Using Mark Tears To Make Kool-Aid
Join Date: Jun 2004
Location: Rochester, NY
Re: Special Attraction Match: Headliner vs adnimbot
Mic skills. And it's not even a contest. Mic skills is what connects the wrestler to the audience. Mic skills is what ultimately decides how over a wrestler will be with the audience.
Chris Benoit was a great worker, but he was never as over as the big time mic workers because he sucked on the mic, and was forced to rely on his wrestling ability each week to stay over. Either that, or he had to hope that he had an opponent that could work the mic so that their feud can go to the next level.
Eddie Guerrero was awesome in WCW. Had awesome matches with numerous cruiser weights, but it wasn't until WWE gave him the mic that he got over that brick wall of popularity that he couldn't get over in WCW.
As a matter of fact, every successful WWE era has been headlined by a great mic worker. Hogan (who is regarded as a terrible ring worker by most), Austin, Rock and now Cena. Why? Because they have been able to connect to the audience in ways that other workers couldn't (Cough, New Generation era). Not only that, but before Austin became Stone Cold, before the Rock became the People's champion, and before Cena became the Champ, they weren't doing much in WWE and they didn't seem to have that much character to them. Once WWE gave each of them the mic, they all blew up. So does it surprise you that these guys are the most over wrestlers in history?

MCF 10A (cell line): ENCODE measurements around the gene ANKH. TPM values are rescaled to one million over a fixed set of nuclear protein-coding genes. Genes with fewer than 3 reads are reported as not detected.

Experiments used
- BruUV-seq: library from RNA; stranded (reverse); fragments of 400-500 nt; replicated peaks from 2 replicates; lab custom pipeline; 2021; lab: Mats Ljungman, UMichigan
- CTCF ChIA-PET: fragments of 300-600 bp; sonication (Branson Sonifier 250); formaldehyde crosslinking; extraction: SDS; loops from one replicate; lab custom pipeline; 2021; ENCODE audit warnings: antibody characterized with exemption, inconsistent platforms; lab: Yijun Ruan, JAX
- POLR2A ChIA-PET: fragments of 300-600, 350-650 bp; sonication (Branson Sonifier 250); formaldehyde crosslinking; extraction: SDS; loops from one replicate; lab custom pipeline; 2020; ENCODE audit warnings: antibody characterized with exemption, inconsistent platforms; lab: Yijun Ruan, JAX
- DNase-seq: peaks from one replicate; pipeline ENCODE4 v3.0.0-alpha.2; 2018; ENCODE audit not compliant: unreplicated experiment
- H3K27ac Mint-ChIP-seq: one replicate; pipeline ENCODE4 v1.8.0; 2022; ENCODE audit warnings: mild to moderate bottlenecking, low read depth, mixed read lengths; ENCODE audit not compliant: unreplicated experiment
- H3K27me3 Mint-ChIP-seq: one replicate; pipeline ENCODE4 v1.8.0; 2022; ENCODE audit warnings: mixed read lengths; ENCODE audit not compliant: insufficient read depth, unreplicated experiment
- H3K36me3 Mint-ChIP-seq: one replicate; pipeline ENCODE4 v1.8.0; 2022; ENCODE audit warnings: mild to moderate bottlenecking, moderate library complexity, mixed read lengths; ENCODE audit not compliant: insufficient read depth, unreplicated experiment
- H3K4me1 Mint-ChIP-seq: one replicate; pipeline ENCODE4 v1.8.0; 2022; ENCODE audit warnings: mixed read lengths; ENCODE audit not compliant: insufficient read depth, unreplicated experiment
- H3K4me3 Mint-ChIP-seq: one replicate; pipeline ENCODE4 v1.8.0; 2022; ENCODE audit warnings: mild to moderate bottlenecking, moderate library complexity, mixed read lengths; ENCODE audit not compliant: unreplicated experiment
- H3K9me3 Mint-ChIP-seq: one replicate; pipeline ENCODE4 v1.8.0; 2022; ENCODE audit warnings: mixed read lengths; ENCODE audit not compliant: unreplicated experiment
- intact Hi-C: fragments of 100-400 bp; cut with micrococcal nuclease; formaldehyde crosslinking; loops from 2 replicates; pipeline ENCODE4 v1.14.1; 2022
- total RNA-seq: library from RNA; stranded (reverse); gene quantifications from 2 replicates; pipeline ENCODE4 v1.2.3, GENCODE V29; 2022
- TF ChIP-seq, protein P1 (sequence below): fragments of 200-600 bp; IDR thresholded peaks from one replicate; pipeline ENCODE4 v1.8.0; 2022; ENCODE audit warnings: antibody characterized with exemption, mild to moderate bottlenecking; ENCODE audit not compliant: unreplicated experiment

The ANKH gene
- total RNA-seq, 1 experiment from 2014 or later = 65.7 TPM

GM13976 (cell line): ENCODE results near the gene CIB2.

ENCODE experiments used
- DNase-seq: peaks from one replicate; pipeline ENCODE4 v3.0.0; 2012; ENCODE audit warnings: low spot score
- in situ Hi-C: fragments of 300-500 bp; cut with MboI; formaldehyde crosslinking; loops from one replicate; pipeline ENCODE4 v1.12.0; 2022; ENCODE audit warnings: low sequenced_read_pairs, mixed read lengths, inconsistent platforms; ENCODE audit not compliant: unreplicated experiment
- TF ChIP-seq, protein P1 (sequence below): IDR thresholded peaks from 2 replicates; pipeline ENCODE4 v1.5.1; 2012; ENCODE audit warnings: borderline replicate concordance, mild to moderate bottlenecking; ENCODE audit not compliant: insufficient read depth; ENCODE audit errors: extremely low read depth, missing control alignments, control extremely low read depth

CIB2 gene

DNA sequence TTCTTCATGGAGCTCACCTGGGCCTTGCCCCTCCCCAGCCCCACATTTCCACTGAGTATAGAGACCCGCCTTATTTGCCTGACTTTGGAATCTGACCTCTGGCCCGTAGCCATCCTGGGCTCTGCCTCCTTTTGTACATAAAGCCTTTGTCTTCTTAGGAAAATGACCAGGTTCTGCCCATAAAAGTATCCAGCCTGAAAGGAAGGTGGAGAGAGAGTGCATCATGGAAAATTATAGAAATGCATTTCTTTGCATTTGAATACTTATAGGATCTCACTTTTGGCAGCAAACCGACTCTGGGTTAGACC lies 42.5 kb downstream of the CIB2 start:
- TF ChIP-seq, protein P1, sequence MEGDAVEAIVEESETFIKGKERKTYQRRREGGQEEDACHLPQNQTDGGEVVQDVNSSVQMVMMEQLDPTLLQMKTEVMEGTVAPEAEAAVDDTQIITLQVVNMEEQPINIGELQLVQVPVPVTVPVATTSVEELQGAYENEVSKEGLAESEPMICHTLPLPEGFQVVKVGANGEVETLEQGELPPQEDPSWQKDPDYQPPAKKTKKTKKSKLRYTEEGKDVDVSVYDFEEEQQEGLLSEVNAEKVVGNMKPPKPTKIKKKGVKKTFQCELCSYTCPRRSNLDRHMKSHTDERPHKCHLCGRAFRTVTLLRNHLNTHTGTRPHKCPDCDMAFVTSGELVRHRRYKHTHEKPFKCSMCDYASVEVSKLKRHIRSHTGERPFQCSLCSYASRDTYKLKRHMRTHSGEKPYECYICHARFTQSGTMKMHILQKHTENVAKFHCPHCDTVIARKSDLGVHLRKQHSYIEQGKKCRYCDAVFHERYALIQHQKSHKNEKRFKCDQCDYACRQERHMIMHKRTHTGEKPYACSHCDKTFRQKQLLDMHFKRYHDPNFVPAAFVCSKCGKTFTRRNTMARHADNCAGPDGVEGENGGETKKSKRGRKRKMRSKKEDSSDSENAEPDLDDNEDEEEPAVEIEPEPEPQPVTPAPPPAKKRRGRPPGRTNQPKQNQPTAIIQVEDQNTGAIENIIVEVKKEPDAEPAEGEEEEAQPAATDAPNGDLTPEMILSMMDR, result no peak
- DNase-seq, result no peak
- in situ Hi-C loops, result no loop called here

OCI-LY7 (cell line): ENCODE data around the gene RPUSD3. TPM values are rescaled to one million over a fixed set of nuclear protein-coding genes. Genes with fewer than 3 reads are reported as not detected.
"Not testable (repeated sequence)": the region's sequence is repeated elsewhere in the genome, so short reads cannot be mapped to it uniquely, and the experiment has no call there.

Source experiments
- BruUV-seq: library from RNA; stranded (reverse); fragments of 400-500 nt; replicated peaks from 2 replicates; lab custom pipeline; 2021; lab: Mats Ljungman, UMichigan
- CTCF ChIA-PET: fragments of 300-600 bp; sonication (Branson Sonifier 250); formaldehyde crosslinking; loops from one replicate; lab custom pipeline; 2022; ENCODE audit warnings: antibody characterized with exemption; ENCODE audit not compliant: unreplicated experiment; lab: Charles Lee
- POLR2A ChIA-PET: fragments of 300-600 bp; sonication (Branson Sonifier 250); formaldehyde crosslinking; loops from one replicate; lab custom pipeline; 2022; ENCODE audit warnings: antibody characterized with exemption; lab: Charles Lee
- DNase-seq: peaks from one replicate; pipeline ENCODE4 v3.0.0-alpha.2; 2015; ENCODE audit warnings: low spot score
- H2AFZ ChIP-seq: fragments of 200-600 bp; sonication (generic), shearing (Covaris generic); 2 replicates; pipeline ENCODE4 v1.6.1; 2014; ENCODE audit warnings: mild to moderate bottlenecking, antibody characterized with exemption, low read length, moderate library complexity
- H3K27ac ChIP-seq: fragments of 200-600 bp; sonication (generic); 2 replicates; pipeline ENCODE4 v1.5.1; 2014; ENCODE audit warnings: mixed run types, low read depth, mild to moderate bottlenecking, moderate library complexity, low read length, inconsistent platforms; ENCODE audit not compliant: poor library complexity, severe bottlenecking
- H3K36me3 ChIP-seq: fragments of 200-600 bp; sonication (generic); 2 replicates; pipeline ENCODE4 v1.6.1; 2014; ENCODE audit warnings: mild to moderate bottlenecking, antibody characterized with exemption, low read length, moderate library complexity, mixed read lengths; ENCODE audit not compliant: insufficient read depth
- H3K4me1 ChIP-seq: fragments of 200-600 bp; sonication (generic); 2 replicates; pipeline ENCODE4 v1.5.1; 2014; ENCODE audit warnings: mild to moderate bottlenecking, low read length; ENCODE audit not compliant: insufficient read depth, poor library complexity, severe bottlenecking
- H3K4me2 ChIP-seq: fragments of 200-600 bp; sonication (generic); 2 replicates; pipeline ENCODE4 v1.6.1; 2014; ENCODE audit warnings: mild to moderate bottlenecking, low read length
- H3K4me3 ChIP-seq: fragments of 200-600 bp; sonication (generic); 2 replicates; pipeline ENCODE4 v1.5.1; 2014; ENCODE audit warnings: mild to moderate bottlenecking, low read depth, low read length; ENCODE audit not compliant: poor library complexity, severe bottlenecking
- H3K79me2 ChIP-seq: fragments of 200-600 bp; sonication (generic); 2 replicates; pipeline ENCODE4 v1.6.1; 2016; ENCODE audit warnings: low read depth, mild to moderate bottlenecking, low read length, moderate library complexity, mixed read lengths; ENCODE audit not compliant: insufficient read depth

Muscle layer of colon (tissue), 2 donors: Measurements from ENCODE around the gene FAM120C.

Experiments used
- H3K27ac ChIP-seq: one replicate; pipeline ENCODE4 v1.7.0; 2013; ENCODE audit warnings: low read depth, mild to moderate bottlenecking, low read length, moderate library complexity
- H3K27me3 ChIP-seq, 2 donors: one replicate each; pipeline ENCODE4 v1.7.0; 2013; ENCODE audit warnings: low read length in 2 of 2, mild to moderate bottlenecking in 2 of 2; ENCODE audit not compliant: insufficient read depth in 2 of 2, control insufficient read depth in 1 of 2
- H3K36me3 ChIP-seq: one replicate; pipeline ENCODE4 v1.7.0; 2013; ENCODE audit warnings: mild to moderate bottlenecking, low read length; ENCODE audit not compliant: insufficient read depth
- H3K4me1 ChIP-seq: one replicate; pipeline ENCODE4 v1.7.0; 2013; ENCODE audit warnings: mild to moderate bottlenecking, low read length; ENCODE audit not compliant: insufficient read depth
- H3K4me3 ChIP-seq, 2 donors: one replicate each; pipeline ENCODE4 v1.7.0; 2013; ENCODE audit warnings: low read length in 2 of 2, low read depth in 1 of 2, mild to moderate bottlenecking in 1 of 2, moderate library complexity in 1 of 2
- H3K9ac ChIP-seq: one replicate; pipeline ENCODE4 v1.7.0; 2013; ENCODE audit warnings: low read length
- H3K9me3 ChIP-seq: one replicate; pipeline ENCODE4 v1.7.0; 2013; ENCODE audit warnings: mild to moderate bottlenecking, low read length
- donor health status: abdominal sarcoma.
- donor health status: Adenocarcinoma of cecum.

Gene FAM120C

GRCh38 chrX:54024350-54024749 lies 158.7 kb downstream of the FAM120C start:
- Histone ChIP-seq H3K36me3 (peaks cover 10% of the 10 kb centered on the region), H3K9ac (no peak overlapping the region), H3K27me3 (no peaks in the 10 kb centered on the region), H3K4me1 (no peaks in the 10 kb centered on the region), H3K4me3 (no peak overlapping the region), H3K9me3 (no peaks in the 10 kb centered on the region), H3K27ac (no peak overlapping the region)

Speaking of character, mic work defines character. Evan Bourne can do all the shooting star presses he wants, but unless they put him on the stick, and he's actually decent on it, he'll never be that over. You can't rely on the announcers putting you over as a high flyer each week. You have to do it yourself. Why do you think Ted Jr's first appearance was him talking on the mic instead of being in the ring? People wanna see what you're about.
This also explains why Miz is so awesome. Because he puts himself over each week to the point where his character is established, and his catchphrase identifies him with the audience. (Oh yea, did I mean that catchphrases are a form of identifying a wrestler? Guys can use the same moves, but nobody will have the same quotes, at least not at the same given time, making each quote designed for that pacific wrestler)
Mic skills is also a marketing tool to help companies advertise and gain revenue. Notice all the catchprases on WWE T-shirts? Yea, most of them come from a wrestler that has said it, and the phrase got over so much that it got on a T-Shirt. Austin 3:16? The Rock's nursey rhymes and even Triple H's angry phrases from the start of this decade. Which means: Mic work=revenue, wrestling moves? not so much.
Ring work has become so minimized in value to the point where the only time you'll see wrestlers do something out of their ordinary routine is during a PPV. Mic work however, is forever and has been used to establish wrestlers from FCW, all the way to the main roster and PPV. Mic work has become the foundation of wrestling.